Christopher Clemente, CEO of Comstock Holding Companies, Inc., said the tenant, which signed a twenty-year lease with three five-year options, will bring “virtually every item one needs for daily living” to residents, tenants, and commuters in the area.
Since CVS has been in the news of late for its absurdly long receipts, perhaps the company wanted a space near the walkway to the Metro station so their patrons can unroll their receipts to look for that one elusive 50-cent off coupon for their next purchase of off-brand Q-tips, the end.

Friday, September 21, 2018

Caddyshackpocalypse Now: With Its 'Grand Park' Proposal, Wheelock Is Moving the Goalposts For Hidden Creek Golf Course

It's been a while since we've checked in with either of Reston's most primo parcels of sweeeeeeeeeeet Metro-proximate development-ready land golf courses. After holding a bunch of focus groups this summer, developers open-space aficionados Wheelock Communities, whose sister company happened to snap up neighboring Charter Oaks apartments for those sweet golf course views reasons, is preparing to make, as they say in the movies, an Offer Reston Can't Refuse. Give us some good blockquote, Wheelock's Dan Green:

The team presented a vision for a world-class, 100-acre Grand Park that the entire Reston community would be able to enjoy and shape. In creating this vision, our team examined other signature parks such as Merriweather Park in Columbia, Md., and Prospect Park in New York City. The vision presented included both passive and active recreational amenities, an indoor tennis facility, the Blue Trail and other trails providing community connectivity as well as cultural elements that adhere to Bob Simon’s Principals [sic] for Reston.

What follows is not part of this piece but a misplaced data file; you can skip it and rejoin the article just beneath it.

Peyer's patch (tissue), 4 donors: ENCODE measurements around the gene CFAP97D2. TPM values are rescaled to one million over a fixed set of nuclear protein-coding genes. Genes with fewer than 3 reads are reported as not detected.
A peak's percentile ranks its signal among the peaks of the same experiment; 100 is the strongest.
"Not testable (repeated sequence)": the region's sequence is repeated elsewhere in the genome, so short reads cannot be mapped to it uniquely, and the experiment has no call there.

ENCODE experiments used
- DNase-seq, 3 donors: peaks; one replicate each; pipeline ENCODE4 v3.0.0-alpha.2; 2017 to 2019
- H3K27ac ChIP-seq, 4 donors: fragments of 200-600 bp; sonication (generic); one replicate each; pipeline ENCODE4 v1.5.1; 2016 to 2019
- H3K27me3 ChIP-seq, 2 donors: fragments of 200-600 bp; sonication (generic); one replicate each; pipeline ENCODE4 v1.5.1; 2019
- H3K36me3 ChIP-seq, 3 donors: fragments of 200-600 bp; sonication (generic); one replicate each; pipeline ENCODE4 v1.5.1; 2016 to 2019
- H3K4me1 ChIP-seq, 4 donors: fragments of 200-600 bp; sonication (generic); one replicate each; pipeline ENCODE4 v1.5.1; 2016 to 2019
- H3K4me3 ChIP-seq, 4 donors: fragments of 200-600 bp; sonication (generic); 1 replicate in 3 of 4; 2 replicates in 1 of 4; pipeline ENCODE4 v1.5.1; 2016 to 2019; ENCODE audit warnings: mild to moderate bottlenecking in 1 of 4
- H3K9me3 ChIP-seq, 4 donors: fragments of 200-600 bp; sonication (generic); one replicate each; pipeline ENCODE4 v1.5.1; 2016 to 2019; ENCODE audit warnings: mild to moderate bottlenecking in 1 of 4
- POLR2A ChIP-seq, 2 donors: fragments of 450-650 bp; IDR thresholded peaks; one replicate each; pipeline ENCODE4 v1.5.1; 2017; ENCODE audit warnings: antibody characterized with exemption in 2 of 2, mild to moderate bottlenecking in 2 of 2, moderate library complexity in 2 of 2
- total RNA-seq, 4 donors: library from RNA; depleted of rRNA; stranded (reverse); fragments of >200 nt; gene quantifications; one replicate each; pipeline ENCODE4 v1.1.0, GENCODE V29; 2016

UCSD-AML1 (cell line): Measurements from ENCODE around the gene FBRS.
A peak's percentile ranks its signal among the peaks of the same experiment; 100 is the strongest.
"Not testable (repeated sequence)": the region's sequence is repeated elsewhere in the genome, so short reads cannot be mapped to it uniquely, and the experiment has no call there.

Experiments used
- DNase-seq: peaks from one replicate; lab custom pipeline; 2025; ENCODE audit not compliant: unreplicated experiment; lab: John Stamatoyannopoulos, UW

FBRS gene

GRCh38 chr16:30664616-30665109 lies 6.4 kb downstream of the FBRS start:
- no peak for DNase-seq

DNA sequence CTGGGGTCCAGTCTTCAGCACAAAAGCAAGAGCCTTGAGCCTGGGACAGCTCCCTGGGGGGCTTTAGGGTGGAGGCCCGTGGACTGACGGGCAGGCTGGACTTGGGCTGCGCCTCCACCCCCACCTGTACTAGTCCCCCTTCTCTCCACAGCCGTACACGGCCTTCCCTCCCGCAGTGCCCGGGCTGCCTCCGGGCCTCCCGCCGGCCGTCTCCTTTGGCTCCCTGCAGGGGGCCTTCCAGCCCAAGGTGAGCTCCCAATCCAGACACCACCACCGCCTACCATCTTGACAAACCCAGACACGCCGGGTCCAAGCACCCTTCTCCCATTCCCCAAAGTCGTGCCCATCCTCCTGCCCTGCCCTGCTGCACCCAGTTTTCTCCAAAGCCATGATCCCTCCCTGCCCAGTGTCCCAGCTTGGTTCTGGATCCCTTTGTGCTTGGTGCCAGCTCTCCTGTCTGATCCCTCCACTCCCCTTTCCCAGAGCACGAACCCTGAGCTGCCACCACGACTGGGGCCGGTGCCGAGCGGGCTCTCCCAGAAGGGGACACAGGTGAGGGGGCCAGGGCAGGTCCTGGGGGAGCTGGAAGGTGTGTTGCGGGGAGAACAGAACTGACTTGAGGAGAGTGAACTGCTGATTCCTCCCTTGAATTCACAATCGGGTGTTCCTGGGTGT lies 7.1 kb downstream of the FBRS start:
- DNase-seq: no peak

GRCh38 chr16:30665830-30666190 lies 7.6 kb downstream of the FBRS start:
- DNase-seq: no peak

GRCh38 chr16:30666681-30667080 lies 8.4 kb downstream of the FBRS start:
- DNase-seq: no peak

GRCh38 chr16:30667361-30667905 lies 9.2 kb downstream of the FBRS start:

The Grand Park preserves more than 60 percent of the site as public open space. With additional trails and open spaces included within the development areas, as much as 75 percent could be open space. The remaining land would be planned for a variety of housing, some of which will help meet Reston’s needs for senior, workforce and affordable housing to continue Reston’s heritage of being an inclusive community. The exact number of homes has not been discussed as we are in a conceptual stage. However, we can say the housing, if approved, would be a mix of townhouses, single family and multi-family homes.

That proposal has been fine-tuned from this summer's focus group sessions, where Wheelock representatives talked about four different options:
  • Leaving the golf course as it is (hello, strawman)
  • A little bit of development with "lower public benefit" (described as "an alternative form of golf," like maybe the kind with frisbees?)
  • More development and some "medium public benefit" (like maybe a barbecue pit or something?)